German team to lead world solar challenge away
21 Oct 2023
The German solar car outfit Sonnenwagen Aachen will lead away a fleet of solar-powered race cars in Darwin on Sunday after posting the fastest time in a dynamic qualifying session at Hidden Valley Raceway on Saturday morning.
The start of the Bridgestone World Solar Challenge, a 3,020km quest through the centre of Australia, pitches about 40 bespoke solar vehicles against one another.
Sonnenwagen Aachen – a collaboration between two German universities in the village near the Dutch border – was the fastest car overall, averaging about 88km/h around the circuit. For context – that’s only about 50 seconds slower than the track’s lap record, posted by professional drivers in petrol-powered racers. Indeed, some solar teams were comfortably clearing more than 120km/h in a straight line.
But the relevance of a ‘hot lap’ is strictly, speaking, minimal. Cars are expected to average around 90km/h during the event, putting them on course to finish the event in just over three days.
“Formula One only lasts for about three hours,” says the BWSC event director Chris Selwood. “This is an extreme endurance event. It requires a great level of attention to detail for energy management and the reliability of the car will be tested to the absolute extreme.”
Still, Sonnenwagen is happy to be at the front of the field and is, of course, hoping to remain there all the way into Adelaide.
But after engaging ‘hare mode’ for their hot lap, team leader Lina Schwering is mindful that a tortoise-like approach is needed for the long drive south.
“I’m super happy. To perform like this is really due to driver skill and weighing between wanting to be quick but also wanting to be safe and I think we’ve managed that,” Schewering says.
“But the cars aren’t made for the race track, they’re made for the outback, so [in qualifying] they’re really a bit like a fish out of water – they’re not really ‘happy’ about it.”
There will be tight competition between the fastest teams, between them sharing a raft of world and regional challenge titles. Behind Sonnenwagen – and less than a second off their qualifying pace – is Innoptus, the defending world solar challenge winners from Belgium. Third away will be the Netherlands-based Brunel team – considered the world’s best – followed by their compatriots, Top Dutch Solar Racing.
The Kogakuin University team from Tokyo will start fifth, ahead of the Eclipse team from École de technologie supérieure in Canada; the Tokai University team (also from Tokyo); and the top-ranked Australian team Sunswift – comfortably the fastest car in the event’s Cruiser Class, and faster than many of the smaller and lighter ‘Challenger’ cars in the field.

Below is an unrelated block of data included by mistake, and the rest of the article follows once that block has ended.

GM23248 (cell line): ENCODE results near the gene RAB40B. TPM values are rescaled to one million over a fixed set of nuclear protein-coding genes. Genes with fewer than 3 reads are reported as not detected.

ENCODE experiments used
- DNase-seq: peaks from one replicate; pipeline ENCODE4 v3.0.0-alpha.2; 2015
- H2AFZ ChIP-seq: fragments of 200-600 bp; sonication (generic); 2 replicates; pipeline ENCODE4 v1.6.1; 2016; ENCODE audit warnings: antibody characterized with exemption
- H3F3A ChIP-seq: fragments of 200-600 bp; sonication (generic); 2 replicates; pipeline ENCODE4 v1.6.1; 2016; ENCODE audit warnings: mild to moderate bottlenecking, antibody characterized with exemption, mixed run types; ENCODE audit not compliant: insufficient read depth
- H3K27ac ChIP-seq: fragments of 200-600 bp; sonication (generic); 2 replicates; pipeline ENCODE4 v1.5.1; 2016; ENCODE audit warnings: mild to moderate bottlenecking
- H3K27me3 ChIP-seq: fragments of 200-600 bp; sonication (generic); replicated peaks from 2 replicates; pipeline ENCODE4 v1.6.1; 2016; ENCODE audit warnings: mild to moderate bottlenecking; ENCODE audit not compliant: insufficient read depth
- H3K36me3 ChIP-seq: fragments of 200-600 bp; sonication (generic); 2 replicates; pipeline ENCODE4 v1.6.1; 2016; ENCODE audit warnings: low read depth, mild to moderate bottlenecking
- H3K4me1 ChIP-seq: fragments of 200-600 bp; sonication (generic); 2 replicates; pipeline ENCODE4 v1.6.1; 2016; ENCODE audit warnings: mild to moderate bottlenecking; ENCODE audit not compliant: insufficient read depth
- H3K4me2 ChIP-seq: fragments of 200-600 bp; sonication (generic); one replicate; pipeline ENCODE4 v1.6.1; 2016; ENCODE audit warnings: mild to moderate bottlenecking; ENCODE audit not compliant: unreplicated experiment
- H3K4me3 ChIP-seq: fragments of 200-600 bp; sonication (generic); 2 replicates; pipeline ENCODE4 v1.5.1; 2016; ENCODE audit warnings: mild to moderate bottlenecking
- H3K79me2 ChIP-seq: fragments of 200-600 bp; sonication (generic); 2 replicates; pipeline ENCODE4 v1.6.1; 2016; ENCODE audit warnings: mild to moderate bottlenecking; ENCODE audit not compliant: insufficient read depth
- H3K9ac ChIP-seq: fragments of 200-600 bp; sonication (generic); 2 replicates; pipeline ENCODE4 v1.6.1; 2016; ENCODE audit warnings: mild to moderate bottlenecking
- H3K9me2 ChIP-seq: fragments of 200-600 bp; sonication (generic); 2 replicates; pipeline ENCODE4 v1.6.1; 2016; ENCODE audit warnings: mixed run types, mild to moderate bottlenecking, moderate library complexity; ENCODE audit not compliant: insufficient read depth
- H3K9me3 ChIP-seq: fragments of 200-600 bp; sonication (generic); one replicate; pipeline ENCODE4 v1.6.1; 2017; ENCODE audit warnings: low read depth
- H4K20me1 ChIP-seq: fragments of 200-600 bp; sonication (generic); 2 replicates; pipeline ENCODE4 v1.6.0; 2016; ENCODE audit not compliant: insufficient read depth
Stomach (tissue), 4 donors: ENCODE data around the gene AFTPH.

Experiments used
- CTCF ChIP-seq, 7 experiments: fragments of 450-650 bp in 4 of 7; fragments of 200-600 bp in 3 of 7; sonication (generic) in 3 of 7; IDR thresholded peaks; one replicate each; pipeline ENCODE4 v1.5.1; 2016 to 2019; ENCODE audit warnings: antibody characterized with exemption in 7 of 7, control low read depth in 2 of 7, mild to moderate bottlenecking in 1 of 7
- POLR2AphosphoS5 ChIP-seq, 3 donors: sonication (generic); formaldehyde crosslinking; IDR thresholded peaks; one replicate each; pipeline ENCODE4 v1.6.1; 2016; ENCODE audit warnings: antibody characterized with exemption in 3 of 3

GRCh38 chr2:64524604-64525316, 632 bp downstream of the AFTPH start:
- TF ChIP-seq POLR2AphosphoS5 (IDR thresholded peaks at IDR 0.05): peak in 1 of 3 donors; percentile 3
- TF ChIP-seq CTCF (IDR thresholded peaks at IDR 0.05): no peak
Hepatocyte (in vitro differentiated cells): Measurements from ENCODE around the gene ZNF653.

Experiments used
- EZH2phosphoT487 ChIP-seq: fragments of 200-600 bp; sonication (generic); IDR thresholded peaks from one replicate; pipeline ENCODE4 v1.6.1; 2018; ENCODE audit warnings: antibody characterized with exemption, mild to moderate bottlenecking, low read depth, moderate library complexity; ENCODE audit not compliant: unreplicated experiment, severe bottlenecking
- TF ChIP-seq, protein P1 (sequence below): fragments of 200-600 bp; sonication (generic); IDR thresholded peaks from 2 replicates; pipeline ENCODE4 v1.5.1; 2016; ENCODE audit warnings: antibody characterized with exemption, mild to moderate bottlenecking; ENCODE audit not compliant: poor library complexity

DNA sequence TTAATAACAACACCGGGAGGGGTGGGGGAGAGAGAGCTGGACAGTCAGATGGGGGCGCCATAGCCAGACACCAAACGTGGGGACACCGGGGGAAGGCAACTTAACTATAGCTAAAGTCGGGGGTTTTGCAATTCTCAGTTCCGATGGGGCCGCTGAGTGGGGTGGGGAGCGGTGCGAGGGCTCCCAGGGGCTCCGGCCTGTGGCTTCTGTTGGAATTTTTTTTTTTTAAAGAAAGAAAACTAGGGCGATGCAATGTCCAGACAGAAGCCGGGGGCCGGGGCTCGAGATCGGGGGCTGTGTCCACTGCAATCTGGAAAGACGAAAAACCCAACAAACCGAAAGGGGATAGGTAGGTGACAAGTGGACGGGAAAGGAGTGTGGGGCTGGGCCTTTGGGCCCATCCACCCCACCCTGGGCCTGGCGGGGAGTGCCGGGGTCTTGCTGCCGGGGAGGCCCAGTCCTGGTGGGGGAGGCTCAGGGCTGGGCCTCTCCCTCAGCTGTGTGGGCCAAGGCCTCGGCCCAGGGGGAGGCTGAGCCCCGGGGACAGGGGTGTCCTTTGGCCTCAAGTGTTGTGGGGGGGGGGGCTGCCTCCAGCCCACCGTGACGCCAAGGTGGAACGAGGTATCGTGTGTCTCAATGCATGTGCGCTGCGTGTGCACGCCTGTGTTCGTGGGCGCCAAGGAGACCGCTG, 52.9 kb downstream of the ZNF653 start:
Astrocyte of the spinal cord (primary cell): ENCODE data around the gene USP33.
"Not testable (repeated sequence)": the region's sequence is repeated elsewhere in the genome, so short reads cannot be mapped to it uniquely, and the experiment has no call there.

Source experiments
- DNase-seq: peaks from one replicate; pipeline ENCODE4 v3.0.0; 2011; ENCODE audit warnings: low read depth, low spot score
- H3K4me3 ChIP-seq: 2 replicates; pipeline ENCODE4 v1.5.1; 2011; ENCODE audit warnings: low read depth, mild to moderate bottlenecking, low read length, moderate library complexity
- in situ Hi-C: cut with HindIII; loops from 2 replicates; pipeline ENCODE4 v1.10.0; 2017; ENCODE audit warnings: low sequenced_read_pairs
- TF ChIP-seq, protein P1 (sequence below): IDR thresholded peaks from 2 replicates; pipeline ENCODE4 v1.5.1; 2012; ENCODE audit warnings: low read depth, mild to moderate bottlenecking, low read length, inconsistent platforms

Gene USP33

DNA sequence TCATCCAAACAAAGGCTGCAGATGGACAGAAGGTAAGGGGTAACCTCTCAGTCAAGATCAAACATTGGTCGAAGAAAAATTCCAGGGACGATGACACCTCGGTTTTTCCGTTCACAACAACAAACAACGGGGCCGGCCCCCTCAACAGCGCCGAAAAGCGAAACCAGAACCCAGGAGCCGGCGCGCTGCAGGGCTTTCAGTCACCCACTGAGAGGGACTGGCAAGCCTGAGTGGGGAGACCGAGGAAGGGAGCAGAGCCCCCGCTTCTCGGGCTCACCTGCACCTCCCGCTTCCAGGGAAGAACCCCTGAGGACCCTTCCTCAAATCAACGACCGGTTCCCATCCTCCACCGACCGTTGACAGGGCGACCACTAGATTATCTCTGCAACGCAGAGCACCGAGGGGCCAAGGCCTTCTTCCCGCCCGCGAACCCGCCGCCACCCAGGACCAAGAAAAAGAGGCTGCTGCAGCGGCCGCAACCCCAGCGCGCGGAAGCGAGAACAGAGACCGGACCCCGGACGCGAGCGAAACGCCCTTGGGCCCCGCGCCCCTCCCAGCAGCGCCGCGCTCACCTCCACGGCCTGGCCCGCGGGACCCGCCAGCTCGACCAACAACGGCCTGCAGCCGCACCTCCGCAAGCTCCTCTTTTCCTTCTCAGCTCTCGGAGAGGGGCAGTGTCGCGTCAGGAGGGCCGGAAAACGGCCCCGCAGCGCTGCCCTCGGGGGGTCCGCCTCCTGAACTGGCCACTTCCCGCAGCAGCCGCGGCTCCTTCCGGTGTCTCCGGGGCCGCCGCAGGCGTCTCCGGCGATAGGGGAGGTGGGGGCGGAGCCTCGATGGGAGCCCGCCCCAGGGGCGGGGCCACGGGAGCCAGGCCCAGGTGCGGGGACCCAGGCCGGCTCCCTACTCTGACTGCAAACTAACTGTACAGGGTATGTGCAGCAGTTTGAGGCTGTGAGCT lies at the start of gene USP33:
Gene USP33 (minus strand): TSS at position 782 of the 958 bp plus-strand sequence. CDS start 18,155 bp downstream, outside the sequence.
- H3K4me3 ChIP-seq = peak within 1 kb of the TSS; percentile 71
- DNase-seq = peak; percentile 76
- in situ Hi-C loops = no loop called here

The University of Michigan team will launch its challenge from the back of the pack after its time was scratched from the qualifying when a fault stalled the car.
The Bridgestone World Solar Challenge commences at Darwin’s State Square at 8:00am ACST/9:30am AEDT on Sunday 22 October. The first competitors are expected at the finish in Adelaide on Wednesday afternoon. Cars will rest at nine official control stops in Katherine, Dunmarra, Tennant Creek, Barrow Creek, Alice Springs, Erldunda, Coober Pedy, Glendambo and Port Augusta.
Bridgestone World Solar Challenge start order
- Sonnenwagen Aachen (Germany)
- Innoptus (Belgium)
- Brunel (Netherlands)
- Top Dutch Solar Racing (Netherlands)
- Kogakuin University (Japan)
- Eclipse ETS (Canada)
- Tokai University (Japan)
- Sunswift Racing (Australia)^
- ITU ZES (Turkey)
- ANU Solar Racing (Australia)
- Sitchting Solar Team Twente (Netherlands)
- Siam Technology College (Thailand)^
- ASCEND, Deakin University (Australia)^
- Durham University (United Kingdom)
- Goko High School (Japan)
- Jonkoping University Solar Team (Sweden)
- Wakayama University (Japan)
- Chalmers University (Sweden)
- Western Sydney University (Australia)
- Adelaide University (Australia)
- University of Minnesota (USA)^
- Alpha Centauri, ETH Zurich (Switzerland)
- Blue Sky Solar Racing, University of Toronto (Canada)
- Sun Shuttle Team, Beijing Institute of Technology (China)^
- Solaride (Estonia)^
- Halmstad University (Sweden)
- Team Arrow (Australia)
- Apollo Solar Racing, National Kaohsiung University (Taiwan)^
- Flinders University (Australia)^
- TUCN Solar Racing (Romania)
- SAITEM, Sakarya University (Turkey)
- VTC Hong Kong (Hong Kong)^
- Seoul National University (South Korea)
- University of Michigan (USA)
Other teams that failed to post a time may be eligible to compete, subject to approval by event scrutineers. These include:
- Futurosolare (Italy)^
- UITM EcoPhoton Solar Racing Team (Malaysia)
- AgniRath (India)
- Estidamah Solar Team (Saudi Arabia)
^ denotes Cruiser Class vehicles